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Commentary: Sarah Palin understands small-town America

  • Story Highlights
  • Ruben Navarrette: Sarah Palin rose from small-town life to big-time politics
  • She's been accused by Democrats of polarizing the campaign, Navarrette says
  • He says she was unfairly targeted by liberals prejudiced against small towns
  • Navarrette: We can expect to hear from Palin again, maybe in four years
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By Ruben Navarrette Jr.
Special to CNN
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Ruben Navarrette Jr. is a nationally syndicated columnist and a member of the editorial board of the San Diego Union-Tribune. Read his column here

Ruben Navarrette says Sarah Palin's critics challenged her  because of prejudices about small-town values.

Ruben Navarrette says Sarah Palin's critics challenged her because of prejudices about small-town values.

SAN DIEGO, California (CNN) -- During the presidential election, some Democrats demanded to know how I could defend Alaska Gov. Sarah Palin.

Simply put, Palin is my people. She's small-town folk who wound up in the big leagues.

Because I grew up in a small town with a population of less than 15,000 people, I was disgusted by the insults and condescension coming from those who think of themselves as the enlightened elite. Meanwhile, in small towns, I detected great affection for Palin. People talked about how she was "a real person" who "reflected their values."

The most significant divide in America isn't Red State vs. Blue State, it's rural vs. urban. The country mouse and the city mouse are still slugging it out.

In 1982, New York Mayor Ed Koch ran unsuccessfully for governor of New York. Some say the deciding factor was when Koch described life in upstate New York as "sterile" and said he dreaded living in the "small town" of Albany, if elected. That didn't play well in rural areas.

Now comes Colin Powell. During a recent appearance on CNN's "Fareed Zakaria GPS," Powell attempted an autopsy on the Republican Party's failed presidential bid. He went after Palin, accusing her of pushing the party so far to the right that it went over a cliff.

"I think [Palin] had something of a polarizing effect when she talked about how small-town values are good," Powell said. "Well, most of us don't live in small towns. And I was raised in the South Bronx, and there's nothing wrong with my value system from the South Bronx."

You'd think the presidential campaign was about conservatives picking on urbanites. It wasn't. Sure, some Republicans probably made a mistake by using phrases such as "real America" or "real Americans" as a rallying cry for the base. Americans who live in cities might have thought they were being slighted.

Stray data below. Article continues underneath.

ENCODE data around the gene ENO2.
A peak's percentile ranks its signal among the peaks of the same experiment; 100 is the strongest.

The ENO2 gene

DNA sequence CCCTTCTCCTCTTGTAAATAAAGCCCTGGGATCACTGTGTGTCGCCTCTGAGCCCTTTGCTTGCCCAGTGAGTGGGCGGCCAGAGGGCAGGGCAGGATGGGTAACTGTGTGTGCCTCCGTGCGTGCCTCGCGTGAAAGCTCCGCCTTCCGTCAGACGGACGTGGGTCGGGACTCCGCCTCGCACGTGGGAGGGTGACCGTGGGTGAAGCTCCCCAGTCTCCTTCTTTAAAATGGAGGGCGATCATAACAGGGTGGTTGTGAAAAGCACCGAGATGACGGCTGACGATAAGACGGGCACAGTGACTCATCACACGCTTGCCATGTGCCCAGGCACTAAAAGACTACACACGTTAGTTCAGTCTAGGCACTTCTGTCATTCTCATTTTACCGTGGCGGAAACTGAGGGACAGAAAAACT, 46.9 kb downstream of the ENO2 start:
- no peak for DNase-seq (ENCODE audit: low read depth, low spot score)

But those phrases referred as much to people's politics and values as it did their zip code. I live in a city with a population of more than a million people and I never thought the GOP singled me out as not being a "real American."

If anything, it appeared that big-city liberals were tapping into prejudices about small-town America to belittle the governor of Alaska

After Powell attacked Palin, one of the governor's most vocal defenders, conservative talk show host Rush Limbaugh, returned the favor by attacking Powell.

"What is this hatred for conservatives and small-town people and Sarah Palin?" Limbaugh asked on his radio show. "I know a lot of people that are from the Bronx, Gen. Powell, and if you think the values there in the Bronx today reflect the ones you grew up with, take a trip back and see if the street corners and the activities there are the same as when you were growing up."

Limbaugh got it. When people use phrases such as "small-town values," it's as much about time as it is place. The idea isn't that people who live in small towns have better values than people who live in cities. It's simply an attempt to recall, with nostalgia, what life was like when more Americans lived in small towns.

It used to be that more families ate dinner together and high school students worked summers and after school. It used to be that our schools didn't make excuses for why some kids don't learn because they were too busy trying to teach them.

It used to be that parents weren't interested in being their kids' best friends, only good parents. And it used to be that people pulled their own weight and would never dare ask for a handout.

During a recent interview with the conservative newspaper, Human Events, Palin was asked if she thought her humble background accounted for some of the flak she got from the media. Palin acknowledged that she didn't come from elite stock, but said that she was grateful for that.

"I got my education from the University of Idaho because that's what I could afford," she said. "No, I don't come from the self-proclaimed 'movers and shakers' group and that's fine with me. It's caused me, or rather, allowed me, to work harder and pull myself up by my bootstraps without anyone else helping me. I think it allows me to be in touch with the vast majority of Americans who are in the same position that I am."

Sarah Palin understands a lot about America. Too bad many Americans don't understand Sarah Palin. No worries. They may get another chance to acquaint themselves with her -- in say, four years.

The opinions expressed in this commentary are solely those of Ruben Navarrette Jr.

All About Sarah PalinColin PowellRush Limbaugh

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